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What is HPV?

"HPV" is an acronym for "human papillomavirus".

HPVs are viruses that can infect many parts of the body. Some types of HPV are transmitted sexually and can cause warts or have other consequences, such as cancer.

It is important to note that this acronym does not refer to a single virus but to a large family of nearly 200 different viruses. Of these, about 40 are sexually transmitted. These viruses are divided into two main types: 

  • HPV with low cancer risk, some of which cause condyloma¬†

  • High-risk HPV, some of which cause cervical lesions¬†

Why get tested?

Most sexually active men and women will have an HPV infection at some point in their lives. A person can be infected with more than one type of HPV in their lifetime. They can also be infected with the same type of HPV more than once.

If you have had risky, unprotected sex, you should see your health care professional for testing.

If you have abnormal vaginal bleeding or if you think you have condylomata, see a health professional. He or she can do the necessary tests to make a diagnosis.

In Canada, screening for human papillomavirus (HPV) is done only as part of cervical cancer screening (PAP test). To obtain this test, we invite you to make an appointment with a healthcare professional.

Signs and symptoms

In most cases, HPV carriers have no symptoms. Others develop symptoms only when their immune system is weakened, either by age, disease or certain treatments. When symptoms do appear, they also depend on the type of HPV involved:

  • Low cancer risk HPV:

    The appearance of condylomata, which are small bumps or wart-like lumps of flesh on the genitals, around the anus and, more rarely, inside the mouth or throat. These can appear between 1 and 8 months after contact, sometimes even longer.

    They do not pose any health risks. They look like small pimples, cockscomb or cauliflower. They can be pink, reddish, greyish or have the same colour as the skin. They are usually painless, although they sometimes cause itching, irritation or slight bleeding. Without treatment, they usually disappear after a few years but may reappear randomly. 

  • High cancer risk HPV:

    In some women, HPV can cause lesions or abnormal cells to form on the cervix. These can cause abnormal vaginal bleeding, especially during sex. Some of these lesions can even become cancerous.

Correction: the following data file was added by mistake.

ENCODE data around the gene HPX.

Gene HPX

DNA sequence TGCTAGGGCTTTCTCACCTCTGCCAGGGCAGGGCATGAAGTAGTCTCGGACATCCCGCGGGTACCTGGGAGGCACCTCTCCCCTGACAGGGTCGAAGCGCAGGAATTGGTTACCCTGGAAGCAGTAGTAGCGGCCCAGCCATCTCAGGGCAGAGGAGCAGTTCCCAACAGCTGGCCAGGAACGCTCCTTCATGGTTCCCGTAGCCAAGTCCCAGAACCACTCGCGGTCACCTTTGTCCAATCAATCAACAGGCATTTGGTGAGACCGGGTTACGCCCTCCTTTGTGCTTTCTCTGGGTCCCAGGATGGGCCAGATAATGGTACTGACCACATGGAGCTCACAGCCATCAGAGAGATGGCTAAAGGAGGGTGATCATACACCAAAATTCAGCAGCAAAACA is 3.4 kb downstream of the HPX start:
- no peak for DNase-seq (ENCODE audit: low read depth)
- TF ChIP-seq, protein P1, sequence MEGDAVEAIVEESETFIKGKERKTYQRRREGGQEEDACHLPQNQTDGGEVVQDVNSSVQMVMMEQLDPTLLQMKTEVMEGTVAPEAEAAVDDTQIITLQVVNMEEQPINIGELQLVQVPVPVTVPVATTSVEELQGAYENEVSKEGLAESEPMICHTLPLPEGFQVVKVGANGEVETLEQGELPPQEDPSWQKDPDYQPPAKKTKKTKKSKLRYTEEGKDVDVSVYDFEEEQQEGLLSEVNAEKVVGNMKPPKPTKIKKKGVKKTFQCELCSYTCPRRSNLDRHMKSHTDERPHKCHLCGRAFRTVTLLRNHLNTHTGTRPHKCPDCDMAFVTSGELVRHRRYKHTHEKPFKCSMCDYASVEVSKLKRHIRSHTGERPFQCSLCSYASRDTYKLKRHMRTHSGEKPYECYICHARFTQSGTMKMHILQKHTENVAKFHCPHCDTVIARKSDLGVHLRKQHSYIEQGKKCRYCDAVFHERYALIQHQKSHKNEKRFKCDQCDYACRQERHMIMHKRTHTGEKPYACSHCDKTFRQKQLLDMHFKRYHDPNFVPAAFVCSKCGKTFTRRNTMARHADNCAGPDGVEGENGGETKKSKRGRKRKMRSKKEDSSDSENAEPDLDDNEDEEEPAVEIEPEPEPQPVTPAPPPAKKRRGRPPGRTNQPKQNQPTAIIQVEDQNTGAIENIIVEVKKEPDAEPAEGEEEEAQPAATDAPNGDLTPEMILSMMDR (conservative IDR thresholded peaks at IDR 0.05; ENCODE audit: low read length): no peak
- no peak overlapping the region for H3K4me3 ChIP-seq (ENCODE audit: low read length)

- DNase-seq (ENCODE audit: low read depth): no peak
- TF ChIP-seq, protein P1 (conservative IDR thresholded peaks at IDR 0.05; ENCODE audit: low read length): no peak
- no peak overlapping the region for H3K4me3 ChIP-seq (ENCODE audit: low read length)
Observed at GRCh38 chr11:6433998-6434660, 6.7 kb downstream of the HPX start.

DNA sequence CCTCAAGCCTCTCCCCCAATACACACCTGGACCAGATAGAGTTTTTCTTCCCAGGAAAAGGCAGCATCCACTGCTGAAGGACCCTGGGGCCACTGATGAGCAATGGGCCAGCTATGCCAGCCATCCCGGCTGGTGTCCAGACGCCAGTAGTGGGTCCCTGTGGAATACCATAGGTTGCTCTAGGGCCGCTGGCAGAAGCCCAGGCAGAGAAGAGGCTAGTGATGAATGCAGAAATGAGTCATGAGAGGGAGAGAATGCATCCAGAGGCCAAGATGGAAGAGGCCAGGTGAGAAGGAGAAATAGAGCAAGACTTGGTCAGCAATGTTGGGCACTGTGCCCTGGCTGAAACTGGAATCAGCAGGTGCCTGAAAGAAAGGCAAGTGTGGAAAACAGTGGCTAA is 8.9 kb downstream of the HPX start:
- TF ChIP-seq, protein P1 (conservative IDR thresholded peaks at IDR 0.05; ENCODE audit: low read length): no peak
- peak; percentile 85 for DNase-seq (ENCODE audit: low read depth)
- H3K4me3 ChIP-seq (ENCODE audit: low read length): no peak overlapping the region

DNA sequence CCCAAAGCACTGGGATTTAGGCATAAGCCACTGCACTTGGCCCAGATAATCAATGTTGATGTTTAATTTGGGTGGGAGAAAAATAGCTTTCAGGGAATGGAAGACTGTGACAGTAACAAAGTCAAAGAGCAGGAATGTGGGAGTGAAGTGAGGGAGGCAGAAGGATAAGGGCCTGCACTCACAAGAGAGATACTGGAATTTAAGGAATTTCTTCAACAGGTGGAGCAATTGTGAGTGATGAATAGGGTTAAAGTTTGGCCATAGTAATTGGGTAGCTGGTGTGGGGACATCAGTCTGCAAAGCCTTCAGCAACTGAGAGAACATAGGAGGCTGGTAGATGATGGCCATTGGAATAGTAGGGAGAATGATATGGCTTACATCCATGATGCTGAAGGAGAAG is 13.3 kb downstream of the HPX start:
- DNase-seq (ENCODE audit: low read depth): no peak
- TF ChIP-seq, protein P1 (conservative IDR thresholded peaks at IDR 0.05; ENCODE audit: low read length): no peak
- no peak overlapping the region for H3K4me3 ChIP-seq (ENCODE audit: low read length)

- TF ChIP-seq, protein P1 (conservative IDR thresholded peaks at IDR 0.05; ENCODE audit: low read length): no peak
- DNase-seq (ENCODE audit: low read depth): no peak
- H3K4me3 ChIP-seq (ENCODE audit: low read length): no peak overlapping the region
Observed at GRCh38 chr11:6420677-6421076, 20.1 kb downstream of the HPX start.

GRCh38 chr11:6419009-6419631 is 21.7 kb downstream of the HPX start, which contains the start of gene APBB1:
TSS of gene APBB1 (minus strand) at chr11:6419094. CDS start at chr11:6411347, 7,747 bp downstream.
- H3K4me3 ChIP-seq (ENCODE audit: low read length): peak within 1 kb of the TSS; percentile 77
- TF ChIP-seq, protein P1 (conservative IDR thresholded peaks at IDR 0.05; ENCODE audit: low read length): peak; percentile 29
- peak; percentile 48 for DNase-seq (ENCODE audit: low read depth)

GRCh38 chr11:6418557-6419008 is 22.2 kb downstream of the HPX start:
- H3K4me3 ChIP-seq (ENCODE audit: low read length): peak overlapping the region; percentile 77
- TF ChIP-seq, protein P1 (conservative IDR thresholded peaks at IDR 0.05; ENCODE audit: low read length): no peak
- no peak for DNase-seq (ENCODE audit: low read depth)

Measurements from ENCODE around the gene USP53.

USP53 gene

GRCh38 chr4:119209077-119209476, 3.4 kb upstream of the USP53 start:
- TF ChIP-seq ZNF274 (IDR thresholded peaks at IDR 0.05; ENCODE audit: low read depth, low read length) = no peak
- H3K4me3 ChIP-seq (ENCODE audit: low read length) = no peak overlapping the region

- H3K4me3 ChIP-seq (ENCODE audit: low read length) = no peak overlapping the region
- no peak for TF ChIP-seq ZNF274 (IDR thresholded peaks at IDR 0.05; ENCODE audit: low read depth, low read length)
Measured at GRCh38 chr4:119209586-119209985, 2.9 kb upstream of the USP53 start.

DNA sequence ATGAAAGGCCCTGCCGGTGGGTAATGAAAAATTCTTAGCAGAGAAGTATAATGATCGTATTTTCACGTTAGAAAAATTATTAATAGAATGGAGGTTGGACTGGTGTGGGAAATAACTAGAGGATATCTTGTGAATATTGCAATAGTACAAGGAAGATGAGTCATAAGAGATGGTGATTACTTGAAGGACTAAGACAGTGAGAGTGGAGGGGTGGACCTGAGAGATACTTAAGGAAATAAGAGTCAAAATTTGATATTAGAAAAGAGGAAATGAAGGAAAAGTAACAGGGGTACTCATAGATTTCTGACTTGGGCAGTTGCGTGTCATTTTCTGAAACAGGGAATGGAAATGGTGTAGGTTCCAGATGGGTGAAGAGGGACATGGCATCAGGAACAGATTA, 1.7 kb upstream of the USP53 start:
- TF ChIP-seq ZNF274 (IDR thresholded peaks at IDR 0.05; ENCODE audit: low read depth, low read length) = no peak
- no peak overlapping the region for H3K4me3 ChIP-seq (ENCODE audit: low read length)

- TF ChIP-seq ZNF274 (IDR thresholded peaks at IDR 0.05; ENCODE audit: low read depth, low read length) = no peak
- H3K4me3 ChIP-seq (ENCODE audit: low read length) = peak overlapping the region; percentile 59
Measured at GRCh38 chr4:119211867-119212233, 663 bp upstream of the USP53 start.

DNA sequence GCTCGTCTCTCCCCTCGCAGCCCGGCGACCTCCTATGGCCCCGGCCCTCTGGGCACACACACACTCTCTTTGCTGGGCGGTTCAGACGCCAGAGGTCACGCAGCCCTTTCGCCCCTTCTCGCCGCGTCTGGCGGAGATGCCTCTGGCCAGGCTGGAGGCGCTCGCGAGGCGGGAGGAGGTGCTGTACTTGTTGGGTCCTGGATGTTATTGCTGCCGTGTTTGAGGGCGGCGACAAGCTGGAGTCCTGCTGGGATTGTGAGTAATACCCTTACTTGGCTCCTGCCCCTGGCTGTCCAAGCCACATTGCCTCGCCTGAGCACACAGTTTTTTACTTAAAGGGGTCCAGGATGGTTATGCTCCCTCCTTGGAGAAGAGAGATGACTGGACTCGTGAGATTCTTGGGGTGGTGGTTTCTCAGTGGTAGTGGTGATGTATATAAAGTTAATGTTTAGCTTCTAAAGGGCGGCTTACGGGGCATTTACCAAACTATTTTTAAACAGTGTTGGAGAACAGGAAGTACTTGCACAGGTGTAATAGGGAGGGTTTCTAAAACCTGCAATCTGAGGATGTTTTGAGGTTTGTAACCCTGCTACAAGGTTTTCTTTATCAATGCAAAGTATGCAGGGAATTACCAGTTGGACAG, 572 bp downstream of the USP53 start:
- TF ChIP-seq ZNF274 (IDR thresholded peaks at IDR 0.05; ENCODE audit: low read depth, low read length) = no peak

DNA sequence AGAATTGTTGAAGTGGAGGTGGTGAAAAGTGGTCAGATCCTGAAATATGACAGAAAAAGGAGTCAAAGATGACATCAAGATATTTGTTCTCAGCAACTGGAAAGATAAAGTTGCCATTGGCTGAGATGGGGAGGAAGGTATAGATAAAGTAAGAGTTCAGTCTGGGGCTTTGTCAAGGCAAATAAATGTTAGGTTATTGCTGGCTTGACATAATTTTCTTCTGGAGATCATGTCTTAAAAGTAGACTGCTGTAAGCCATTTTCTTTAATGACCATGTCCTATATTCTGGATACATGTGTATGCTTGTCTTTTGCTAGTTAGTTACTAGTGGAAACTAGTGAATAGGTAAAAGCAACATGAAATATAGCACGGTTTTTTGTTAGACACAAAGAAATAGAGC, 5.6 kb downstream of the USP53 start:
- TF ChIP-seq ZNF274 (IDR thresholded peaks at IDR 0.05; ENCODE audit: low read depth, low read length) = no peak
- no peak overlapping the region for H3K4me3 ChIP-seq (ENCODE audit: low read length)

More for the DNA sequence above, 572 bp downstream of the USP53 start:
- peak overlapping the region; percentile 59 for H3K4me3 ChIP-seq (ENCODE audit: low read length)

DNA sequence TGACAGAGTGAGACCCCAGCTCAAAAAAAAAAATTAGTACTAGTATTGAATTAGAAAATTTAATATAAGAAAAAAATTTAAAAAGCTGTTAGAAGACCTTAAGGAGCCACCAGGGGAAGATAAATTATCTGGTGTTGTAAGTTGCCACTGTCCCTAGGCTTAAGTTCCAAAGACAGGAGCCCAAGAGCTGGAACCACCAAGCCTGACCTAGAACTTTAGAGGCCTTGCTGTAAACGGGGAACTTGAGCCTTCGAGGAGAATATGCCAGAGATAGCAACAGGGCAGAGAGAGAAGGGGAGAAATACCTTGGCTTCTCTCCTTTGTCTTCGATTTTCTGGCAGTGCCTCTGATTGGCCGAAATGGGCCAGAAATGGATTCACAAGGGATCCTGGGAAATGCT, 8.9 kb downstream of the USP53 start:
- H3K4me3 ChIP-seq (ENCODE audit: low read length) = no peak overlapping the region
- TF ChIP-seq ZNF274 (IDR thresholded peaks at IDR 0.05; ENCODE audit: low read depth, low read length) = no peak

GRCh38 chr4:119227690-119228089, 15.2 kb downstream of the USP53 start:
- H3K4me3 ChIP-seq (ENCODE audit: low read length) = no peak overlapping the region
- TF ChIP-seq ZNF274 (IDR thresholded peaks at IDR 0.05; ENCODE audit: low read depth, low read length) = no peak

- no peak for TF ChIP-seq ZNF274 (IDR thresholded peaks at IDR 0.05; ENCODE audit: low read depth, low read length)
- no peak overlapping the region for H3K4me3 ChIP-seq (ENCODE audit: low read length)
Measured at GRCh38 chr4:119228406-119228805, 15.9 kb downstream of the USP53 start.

Window or incubation period (time interval before the disease is detectable) 

Approximately 1 to 8 months, although longer delays are sometimes seen in symptomless carriers (up to several years or decades). It can therefore be difficult to know when the disease was transmitted.


HPV is transmitted through direct contact during unprotected sex, most often by someone who does not believe they are a carrier and contagious: 

  • Oral sex (contact of the mouth with the penis, vulva, vagina or anus)¬†

  • Vaginal intercourse (penetration of the penis into the vagina)¬†

  • Anal intercourse (penetration of the penis into the anus)¬†

  • Contact between genitals¬†

  • Sharing sex toys¬†

  • Mother-to-child transmission at birth (rarer)¬†


The most effective way to prevent HPV transmission is through vaccination. In Quebec, two HPV vaccines are available free of charge through the Quebec Immunization Program. People who do not qualify for free vaccination can also receive the vaccine, although they must pay for it. 

Vaccination is recommended even for individuals who have HPV, as it provides protection against other types of HPV. 

In addition to vaccination, it is important to remember the importance of wearing a condom to prevent the disease. Condoms must be used during all contact between the genitals and during all oral, vaginal and anal sex. 

For women between the ages of 21 and 65, it is also recommended to have a gynecological cytology (PAP test) every 2 years to validate the appearance of the cervix and its cells. 


Varies by HPV type: 

  • Low cancer risk HPV:

    • Appearance of condylomata inside the larynx, airways or on the vocal cords (rare)

  • HPV at high risk of cancer

    • In women, the appearance of lesions on the vulva or the cervix, which may develop into cancer in these areas.

    • In men, the appearance of lesions on the penis can develop into cancer of this region.¬†

    • In both sexes, lesions in the anus, mouth or throat may develop into cancer in these areas.

    • Increased risk of HIV infection.


Although the immune system clears the HPV infection within a few months, nothing treats the viruses that cause HPV infections themselves. However, some symptoms of HPV infections can be treated:

  • Condylomes¬†

    • Application of creams¬†

    • Liquid nitrogen treatment (cryotherapy)¬†

    • Laser treatment

  • Cervical lesions

    • Laser vaporization of lesions

    • Various surgeries